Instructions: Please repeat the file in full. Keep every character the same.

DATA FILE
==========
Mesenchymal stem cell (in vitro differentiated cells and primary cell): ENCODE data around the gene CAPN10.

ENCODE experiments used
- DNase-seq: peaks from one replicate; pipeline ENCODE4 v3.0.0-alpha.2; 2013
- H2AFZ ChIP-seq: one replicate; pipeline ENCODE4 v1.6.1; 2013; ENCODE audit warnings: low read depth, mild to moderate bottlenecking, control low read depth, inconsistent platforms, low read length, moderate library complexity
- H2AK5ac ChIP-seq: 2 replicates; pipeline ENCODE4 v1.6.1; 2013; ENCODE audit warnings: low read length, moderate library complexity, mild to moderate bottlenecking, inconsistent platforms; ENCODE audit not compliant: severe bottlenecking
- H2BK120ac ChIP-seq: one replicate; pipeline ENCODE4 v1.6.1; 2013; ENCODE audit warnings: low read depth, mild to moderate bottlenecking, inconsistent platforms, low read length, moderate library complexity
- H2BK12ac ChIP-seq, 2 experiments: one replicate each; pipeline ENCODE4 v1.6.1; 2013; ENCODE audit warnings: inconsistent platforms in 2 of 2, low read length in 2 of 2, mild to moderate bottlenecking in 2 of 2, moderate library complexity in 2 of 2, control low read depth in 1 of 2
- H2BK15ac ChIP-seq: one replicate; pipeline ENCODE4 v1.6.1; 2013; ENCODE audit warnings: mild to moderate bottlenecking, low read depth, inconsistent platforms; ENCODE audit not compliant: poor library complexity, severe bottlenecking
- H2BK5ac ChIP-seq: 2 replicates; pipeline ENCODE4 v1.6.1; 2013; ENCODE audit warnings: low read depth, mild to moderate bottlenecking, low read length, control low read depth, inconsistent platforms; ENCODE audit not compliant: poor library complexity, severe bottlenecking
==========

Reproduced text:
Mesenchymal stem cell (in vitro differentiated cells and primary cell): ENCODE data around the gene CAPN10.

ENCODE experiments used
- DNase-seq: peaks from one replicate; pipeline ENCODE4 v3.0.0-alpha.2; 2013
- H2AFZ ChIP-seq: one replicate; pipeline ENCODE4 v1.6.1; 2013; ENCODE audit warnings: low read depth, mild to moderate bottlenecking, control low read depth, inconsistent platforms, low read length, moderate library complexity
- H2AK5ac ChIP-seq: 2 replicates; pipeline ENCODE4 v1.6.1; 2013; ENCODE audit warnings: low read length, moderate library complexity, mild to moderate bottlenecking, inconsistent platforms; ENCODE audit not compliant: severe bottlenecking
- H2BK120ac ChIP-seq: one replicate; pipeline ENCODE4 v1.6.1; 2013; ENCODE audit warnings: low read depth, mild to moderate bottlenecking, inconsistent platforms, low read length, moderate library complexity
- H2BK12ac ChIP-seq, 2 experiments: one replicate each; pipeline ENCODE4 v1.6.1; 2013; ENCODE audit warnings: inconsistent platforms in 2 of 2, low read length in 2 of 2, mild to moderate bottlenecking in 2 of 2, moderate library complexity in 2 of 2, control low read depth in 1 of 2
- H2BK15ac ChIP-seq: one replicate; pipeline ENCODE4 v1.6.1; 2013; ENCODE audit warnings: mild to moderate bottlenecking, low read depth, inconsistent platforms; ENCODE audit not compliant: poor library complexity, severe bottlenecking
- H2BK5ac ChIP-seq: 2 replicates; pipeline ENCODE4 v1.6.1; 2013; ENCODE audit warnings: low read depth, mild to moderate bottlenecking, low read length, control low read depth, inconsistent platforms; ENCODE audit not compliant: poor library complexity, severe bottlenecking